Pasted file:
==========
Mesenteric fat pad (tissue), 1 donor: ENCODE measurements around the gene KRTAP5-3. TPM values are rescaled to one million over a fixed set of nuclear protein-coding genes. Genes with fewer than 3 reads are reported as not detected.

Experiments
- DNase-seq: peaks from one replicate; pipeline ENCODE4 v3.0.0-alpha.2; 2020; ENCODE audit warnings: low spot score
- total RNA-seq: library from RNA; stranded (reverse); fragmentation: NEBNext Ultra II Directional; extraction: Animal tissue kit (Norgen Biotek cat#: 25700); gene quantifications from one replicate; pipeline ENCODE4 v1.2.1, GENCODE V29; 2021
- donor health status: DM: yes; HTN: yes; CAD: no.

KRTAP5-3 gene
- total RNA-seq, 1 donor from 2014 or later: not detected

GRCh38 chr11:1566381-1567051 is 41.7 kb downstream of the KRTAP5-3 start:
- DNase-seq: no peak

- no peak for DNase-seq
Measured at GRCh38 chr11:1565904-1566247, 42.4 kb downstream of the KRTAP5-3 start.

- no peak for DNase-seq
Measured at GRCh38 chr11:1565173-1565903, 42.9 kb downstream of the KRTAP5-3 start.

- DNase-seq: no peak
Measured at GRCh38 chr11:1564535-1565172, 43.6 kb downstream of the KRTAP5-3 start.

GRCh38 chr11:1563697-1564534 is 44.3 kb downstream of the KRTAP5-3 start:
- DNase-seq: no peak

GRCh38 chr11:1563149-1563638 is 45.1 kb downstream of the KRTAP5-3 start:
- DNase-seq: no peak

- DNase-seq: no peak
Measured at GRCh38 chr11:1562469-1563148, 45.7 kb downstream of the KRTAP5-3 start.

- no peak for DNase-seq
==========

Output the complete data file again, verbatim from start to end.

Mesenteric fat pad (tissue), 1 donor: ENCODE measurements around the gene KRTAP5-3. TPM values are rescaled to one million over a fixed set of nuclear protein-coding genes. Genes with fewer than 3 reads are reported as not detected.

Experiments
- DNase-seq: peaks from one replicate; pipeline ENCODE4 v3.0.0-alpha.2; 2020; ENCODE audit warnings: low spot score
- total RNA-seq: library from RNA; stranded (reverse); fragmentation: NEBNext Ultra II Directional; extraction: Animal tissue kit (Norgen Biotek cat#: 25700); gene quantifications from one replicate; pipeline ENCODE4 v1.2.1, GENCODE V29; 2021
- donor health status: DM: yes; HTN: yes; CAD: no.

KRTAP5-3 gene
- total RNA-seq, 1 donor from 2014 or later: not detected

GRCh38 chr11:1566381-1567051 is 41.7 kb downstream of the KRTAP5-3 start:
- DNase-seq: no peak

- no peak for DNase-seq
Measured at GRCh38 chr11:1565904-1566247, 42.4 kb downstream of the KRTAP5-3 start.

- no peak for DNase-seq
Measured at GRCh38 chr11:1565173-1565903, 42.9 kb downstream of the KRTAP5-3 start.

- DNase-seq: no peak
Measured at GRCh38 chr11:1564535-1565172, 43.6 kb downstream of the KRTAP5-3 start.

GRCh38 chr11:1563697-1564534 is 44.3 kb downstream of the KRTAP5-3 start:
- DNase-seq: no peak

GRCh38 chr11:1563149-1563638 is 45.1 kb downstream of the KRTAP5-3 start:
- DNase-seq: no peak

- DNase-seq: no peak
Measured at GRCh38 chr11:1562469-1563148, 45.7 kb downstream of the KRTAP5-3 start.

- no peak for DNase-seq